11 days ago I had my 9 month old shepherd/dane mix dog spayed. Since then she has urinated in the house everynight in the middle of the night. I took her to the vet and they think it is a UTI so they gave her an antibotic shot. Well it has been 5 days and she is still urinating in the house. I know she is doing it on accident because it is always by the door, but the problem is she used to be able to hold it for 6 to 7 hours. Now it seems she cant hold it for 1 hour. Has anyone had a similar problem and what could this be.
Given the history that your dog had abdominal surgery less than 2 weeks ago, it is very likely that she is experiencing a disruption of her urinary training due to the discomfort of the surgery and subsequent recovery. This, of course, is assuming that she was well-trained before the surgery.
It is also possible that she does have a urinary bladder infection as your vet has said.
Generally, female dogs recover from being spayed with not many complications. Now that she is 11 days post-op, you should be able to get her back into her regular routines...walking on a leash, going outside for bathroom duties, etc. What you are describing should resolve itself pretty soon. If it doesn't, you need another consultation with your veterinarian.
Dr. Myrna Milani, of this Pet Health Community, may have some additional ideas for you related to this disruption of behavior.
Bummer. I posted a response to this in the wee hours of the morning and it disappeared. :-)
It's also possible that this could be territorial marking. Whereas dogs who have UTIs may go whenever the urge hits them, dogs who mark tend to go in specific places and by doors is one of them. Dogs who have had surgery may feel more vulnerable when they come home, especially if they tend to be protective of their territory in the first place. In that case, they'll urinate in specific places in an attempt to frighten off perceived threats so they don't have to deal with them. Dogs who urinate by doors are usually responding to something outside. Those who do this in the middle of the night are usually responding to free-roaming animals around the owner's home. Because the threat doesn't get into the house, this reinforces the dog's behaviors.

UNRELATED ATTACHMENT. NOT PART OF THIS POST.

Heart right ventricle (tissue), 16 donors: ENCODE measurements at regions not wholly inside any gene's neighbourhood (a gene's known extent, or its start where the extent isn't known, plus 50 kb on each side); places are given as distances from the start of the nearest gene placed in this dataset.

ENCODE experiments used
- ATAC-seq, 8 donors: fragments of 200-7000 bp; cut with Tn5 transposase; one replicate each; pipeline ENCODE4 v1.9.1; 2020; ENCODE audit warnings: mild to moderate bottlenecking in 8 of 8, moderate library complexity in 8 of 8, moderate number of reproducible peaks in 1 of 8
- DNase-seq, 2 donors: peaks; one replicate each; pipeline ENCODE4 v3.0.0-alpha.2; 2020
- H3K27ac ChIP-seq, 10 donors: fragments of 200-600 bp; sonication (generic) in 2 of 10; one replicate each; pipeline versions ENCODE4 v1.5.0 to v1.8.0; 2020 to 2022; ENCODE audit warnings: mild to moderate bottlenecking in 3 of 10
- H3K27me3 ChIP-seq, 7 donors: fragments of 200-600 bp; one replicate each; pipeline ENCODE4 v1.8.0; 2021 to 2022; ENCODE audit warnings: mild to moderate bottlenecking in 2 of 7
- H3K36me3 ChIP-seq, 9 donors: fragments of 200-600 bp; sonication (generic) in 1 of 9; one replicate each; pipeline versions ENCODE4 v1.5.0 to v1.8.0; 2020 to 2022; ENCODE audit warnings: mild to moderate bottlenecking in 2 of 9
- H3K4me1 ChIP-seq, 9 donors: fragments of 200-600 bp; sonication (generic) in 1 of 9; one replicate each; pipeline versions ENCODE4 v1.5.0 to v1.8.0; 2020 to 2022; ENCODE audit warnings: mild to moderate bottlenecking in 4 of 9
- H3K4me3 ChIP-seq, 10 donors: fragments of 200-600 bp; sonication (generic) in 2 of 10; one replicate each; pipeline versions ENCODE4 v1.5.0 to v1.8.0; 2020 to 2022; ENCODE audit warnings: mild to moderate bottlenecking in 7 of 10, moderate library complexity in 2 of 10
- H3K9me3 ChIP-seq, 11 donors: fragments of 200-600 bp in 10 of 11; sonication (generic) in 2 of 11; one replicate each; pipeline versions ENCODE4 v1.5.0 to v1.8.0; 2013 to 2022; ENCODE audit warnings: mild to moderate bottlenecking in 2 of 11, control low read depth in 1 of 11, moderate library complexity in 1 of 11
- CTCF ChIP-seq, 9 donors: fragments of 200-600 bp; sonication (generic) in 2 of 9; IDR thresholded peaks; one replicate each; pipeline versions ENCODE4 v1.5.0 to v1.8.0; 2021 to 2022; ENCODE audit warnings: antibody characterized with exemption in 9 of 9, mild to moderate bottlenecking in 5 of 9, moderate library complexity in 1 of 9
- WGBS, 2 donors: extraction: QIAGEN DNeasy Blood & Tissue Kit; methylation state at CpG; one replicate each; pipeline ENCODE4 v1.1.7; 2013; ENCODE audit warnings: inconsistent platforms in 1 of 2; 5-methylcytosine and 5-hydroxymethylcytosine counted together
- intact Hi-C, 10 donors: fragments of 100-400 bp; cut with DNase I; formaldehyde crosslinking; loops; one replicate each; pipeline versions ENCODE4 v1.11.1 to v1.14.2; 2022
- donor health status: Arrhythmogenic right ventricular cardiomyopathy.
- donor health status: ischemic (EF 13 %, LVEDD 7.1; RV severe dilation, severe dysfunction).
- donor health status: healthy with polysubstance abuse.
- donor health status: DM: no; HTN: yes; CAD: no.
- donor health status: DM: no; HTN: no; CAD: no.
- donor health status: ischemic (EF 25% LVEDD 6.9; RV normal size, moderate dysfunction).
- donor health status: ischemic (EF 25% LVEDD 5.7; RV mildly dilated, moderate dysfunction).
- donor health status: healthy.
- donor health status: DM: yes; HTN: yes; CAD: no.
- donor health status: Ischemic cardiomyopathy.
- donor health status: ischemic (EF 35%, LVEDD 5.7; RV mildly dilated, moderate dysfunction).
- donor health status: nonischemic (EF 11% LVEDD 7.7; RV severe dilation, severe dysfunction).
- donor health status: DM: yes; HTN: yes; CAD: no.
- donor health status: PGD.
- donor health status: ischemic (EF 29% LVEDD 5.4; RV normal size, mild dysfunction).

Also, sometimes following surgery owners relate to the dog in a way that they think is comforting--such as talking to the dog in a higher sing-song voice or babytalk. However, instead of comforting the dog, this may make the dog feel more vulnerable because that tone and the body language that goes with it communicates submission rather than confidence. To test what you're communicating to your dog, talk to a mirror the same way you talk to her. Then ask yourself whether what you see and hear communicates that you're more than confident in your ability to take care of yourself and her, as welll as her ability to make a speedy recovery from her surgery. If you see something else, you might consider changing your approach.
If she's crate-trained, you can also try crating her at night or keeping her in your bedroom with the door closed so she can't roam. For many dogs who are marking, the comfort of their crates or being with their owners stops the behavior.
my dog has done this twice in a week he got castrated on the 28 feb 13, he did it the first night he was back (i put that dow to the anaesthetic) but then last night on our way to bed he went into my spare room and pee'd all over the bed quilt
First, I apologize for thinking your dog was a she instead of a he! Unless he was sleeping on the bed and you saw the uring on it when he woke up and moved away, this is behavioral marking. If he's leaking urine in his sleep, that's medical.
If it's behavioral, you can try thoroughly cleaning the area--this is important!--and keeping the door to the spare room shut for at least a month. If some unusual event occurred a couple times that scared him and caused him to mark to protect himself, eliminating the scent and access to the space should cause him to forget about it. If he goes somewhere else, that usually occurs when whatever if threatening him keeps happening. For example, a random free-roaming animal can trigger this behavior, as can vehicles or other events that only occur periodically.
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